Variable interest rate deals tend to be more affordable than fixed interest, so if you would rather save money in the short term, they can be useful for this reason.

Finally, it is often easier to make changes to your equity release plan when you are working with variable interest. This comes in handy if you decide you want to switch plans, switch lenders, or come out of the scheme completely.

2. Cons

Firstly, variable equity release interest is completely unpredictable. Even if you get a cheaper deal, you cannot be sure that you will be paying less money overall. This means you are taking a risk when you opt for variable interest.

Secondly, it is harder to plan ahead for the future with a variable interest rate. If you want to leave an inheritance to your family, it is better to know how much money they would be left with. However, if you do not know how much interest could accumulate, this is very difficult to prepare for.

FAQs About Equity Release Interest

Below, we try to answer common questions about interest payments and equity release:

1. What are the lowest-interest equity release plans?

One of the lowest-interest equity release plans is the lump sum lifetime mortgage. With this plan, you usually get a fixed rate for life. If interest rates do not drop significantly, you could end up paying much less interest with a lump sum scheme.

The enhanced plan is another great option if you are looking for a low fixed interest rate. It is designed to help people who are in the later stages of retirement, or people who struggle with their health.

Finally, we would recommend a home reversion plan to clients who want to avoid high-interest rates. When you receive a home reversion loan, you get all of the money at once, and you do not have to pay compound interest. This keeps the cost of equity release low.

To avoid compound interest completely, you could get an interest only lifetime mortgage, and keep on top of monthly payments of interest. The interest rate would not necessarily be fixed or low, but if you can afford to repay it, you would not be left with a big sum at the end of the scheme.

2. What are the highest-interest equity release plans?

Drawdown lifetime mortgages sometimes have the highest fixed interest rates. If you are planning on taking out a large equity release loan, you may want to avoid a drawdown plan.

However, if you take out money as and when you need it, you will only owe interest on the amount you have withdrawn, so you could keep interest low by doing this.

Other plans with potentially high equity release interest rates are the second home lifetime mortgage and the buy-to-let lifetime mortgage.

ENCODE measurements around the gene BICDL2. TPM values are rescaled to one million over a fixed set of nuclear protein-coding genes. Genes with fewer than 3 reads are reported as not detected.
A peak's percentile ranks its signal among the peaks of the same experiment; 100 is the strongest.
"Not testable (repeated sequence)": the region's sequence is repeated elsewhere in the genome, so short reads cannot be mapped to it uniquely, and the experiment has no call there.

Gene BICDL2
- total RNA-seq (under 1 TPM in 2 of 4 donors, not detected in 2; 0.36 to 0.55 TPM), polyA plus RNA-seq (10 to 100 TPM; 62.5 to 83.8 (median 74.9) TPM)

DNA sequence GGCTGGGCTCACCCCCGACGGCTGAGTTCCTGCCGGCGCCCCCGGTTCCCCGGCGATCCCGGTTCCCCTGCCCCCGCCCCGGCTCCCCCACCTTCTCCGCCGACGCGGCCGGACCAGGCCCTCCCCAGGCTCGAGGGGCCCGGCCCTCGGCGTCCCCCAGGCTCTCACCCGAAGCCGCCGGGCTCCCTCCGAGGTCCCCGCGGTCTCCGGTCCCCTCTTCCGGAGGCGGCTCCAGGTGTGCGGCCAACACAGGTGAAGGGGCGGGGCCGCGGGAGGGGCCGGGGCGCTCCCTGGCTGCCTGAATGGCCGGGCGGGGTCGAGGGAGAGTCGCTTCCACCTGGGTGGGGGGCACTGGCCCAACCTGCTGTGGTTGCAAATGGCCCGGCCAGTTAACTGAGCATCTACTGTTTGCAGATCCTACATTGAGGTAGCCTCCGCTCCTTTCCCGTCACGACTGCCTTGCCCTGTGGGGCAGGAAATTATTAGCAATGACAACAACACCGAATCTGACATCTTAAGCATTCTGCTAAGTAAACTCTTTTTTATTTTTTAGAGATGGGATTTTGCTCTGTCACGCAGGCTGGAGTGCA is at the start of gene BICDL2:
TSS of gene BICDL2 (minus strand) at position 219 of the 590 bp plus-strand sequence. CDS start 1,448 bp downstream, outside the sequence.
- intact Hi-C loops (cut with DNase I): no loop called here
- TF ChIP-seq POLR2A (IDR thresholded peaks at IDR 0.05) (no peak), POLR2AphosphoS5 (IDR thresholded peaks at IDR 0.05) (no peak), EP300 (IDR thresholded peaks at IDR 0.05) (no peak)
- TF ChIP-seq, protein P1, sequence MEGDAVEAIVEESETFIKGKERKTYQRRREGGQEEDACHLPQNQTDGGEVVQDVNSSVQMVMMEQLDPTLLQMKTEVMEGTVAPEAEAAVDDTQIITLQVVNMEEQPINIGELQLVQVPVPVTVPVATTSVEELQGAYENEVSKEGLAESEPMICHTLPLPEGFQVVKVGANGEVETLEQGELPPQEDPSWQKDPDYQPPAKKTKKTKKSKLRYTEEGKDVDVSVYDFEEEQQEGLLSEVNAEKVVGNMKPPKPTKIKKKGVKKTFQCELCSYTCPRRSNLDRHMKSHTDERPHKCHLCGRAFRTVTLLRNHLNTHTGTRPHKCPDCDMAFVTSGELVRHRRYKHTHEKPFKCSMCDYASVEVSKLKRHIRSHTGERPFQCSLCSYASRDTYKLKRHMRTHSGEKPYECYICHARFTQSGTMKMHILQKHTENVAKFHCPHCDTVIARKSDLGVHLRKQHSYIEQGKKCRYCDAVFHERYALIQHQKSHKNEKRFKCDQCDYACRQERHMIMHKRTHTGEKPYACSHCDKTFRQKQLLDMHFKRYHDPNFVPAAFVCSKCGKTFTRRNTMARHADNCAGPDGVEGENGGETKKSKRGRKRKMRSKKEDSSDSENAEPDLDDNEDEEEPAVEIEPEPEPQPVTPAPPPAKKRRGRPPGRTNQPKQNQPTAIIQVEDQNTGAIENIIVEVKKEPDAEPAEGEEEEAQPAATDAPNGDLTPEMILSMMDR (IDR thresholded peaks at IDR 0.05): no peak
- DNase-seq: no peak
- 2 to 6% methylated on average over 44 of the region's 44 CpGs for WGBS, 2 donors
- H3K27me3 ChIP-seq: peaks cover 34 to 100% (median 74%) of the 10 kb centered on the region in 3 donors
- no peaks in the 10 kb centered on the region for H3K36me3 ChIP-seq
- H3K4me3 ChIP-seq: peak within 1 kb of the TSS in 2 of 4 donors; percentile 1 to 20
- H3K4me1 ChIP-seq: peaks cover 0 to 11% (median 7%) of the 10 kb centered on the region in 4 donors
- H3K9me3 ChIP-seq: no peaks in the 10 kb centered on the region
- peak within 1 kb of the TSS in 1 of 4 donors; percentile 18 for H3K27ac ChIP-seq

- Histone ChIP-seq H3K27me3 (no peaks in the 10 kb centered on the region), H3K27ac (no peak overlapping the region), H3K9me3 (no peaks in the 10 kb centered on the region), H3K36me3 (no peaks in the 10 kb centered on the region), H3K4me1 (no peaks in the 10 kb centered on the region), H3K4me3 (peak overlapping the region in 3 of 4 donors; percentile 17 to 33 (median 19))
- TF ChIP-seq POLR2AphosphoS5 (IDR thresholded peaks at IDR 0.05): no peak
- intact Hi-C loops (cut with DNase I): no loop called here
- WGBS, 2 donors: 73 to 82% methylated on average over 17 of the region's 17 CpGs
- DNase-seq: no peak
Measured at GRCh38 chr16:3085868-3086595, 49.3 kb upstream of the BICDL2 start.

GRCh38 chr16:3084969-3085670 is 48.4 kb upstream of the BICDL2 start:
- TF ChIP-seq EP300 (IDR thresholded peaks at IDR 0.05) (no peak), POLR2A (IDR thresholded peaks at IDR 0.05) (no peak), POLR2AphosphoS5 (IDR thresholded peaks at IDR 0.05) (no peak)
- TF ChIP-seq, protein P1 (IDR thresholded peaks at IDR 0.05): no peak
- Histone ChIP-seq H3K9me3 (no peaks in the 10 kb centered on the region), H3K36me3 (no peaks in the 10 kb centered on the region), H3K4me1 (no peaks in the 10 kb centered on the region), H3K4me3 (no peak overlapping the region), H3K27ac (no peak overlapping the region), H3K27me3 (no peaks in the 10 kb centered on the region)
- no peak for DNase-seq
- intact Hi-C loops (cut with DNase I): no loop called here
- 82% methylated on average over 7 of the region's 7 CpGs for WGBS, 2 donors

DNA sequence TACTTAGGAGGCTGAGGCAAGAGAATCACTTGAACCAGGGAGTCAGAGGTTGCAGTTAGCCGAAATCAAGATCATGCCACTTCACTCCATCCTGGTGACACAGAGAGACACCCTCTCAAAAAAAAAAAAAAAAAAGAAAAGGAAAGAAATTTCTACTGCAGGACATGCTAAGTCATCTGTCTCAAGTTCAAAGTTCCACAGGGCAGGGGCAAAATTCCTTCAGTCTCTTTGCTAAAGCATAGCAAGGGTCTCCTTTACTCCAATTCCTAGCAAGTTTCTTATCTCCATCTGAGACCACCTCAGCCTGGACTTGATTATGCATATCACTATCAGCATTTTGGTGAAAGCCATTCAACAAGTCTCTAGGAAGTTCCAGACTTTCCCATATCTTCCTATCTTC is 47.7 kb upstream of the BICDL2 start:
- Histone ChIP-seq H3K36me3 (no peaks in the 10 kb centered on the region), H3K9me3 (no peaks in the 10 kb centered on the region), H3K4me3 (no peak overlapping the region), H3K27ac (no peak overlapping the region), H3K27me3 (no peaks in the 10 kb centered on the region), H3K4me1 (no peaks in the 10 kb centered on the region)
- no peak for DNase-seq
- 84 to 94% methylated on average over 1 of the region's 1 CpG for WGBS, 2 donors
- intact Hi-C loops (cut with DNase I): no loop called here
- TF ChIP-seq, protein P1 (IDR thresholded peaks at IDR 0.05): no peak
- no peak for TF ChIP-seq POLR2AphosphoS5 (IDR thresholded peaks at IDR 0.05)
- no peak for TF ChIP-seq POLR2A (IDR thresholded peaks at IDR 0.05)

You tend to take out large loans with these plans, as you need to be able to afford a new home. This means there is more risk for equity release companies, so they often charge more interest.

Finally, enhanced lifetime mortgage interest rates can be very high. Though this can be one of the most affordable schemes for certain customers, if you do not qualify for a lower fixed interest rate on this plan, you will be paying the standard rate, which is higher than average. To avoid this, make sure you qualify for the benefits on an enhanced plan before signing off on it.

3. Is equity release interest fixed at the same amount for each equity release plan?

No, the fixed interest rate is not the same for each equity release product. One lender could charge a 6% interest rate for a lump sum lifetime mortgage, and another could charge 8%. You need to research different interest rates before deciding which plan is right for you.

The interest rate will also be dependent on your personal circumstances, so you need to meet with a financial adviser to find out how much interest you could be paying according to your age, your credit history, your marital status, etc.

4. What happens if I die before my equity release interest is repaid?

If you die before your equity release interest is repaid, you are not in a rare position. This is how the scheme is supposed to work. Until you pass away or go into permanent long-term care, you will not have to repay any of the interest.

To make up for the amount of money you have borrowed, the equity release provider sells your property and takes the funds they are owed.

If your interest has reached an amount that is higher than the house sale profit, you will be protected if you have a no negative equity guarantee (which most people do nowadays). If not, your family may be asked to pay the difference.

5. Can I calculate how much equity release interest I will be charged?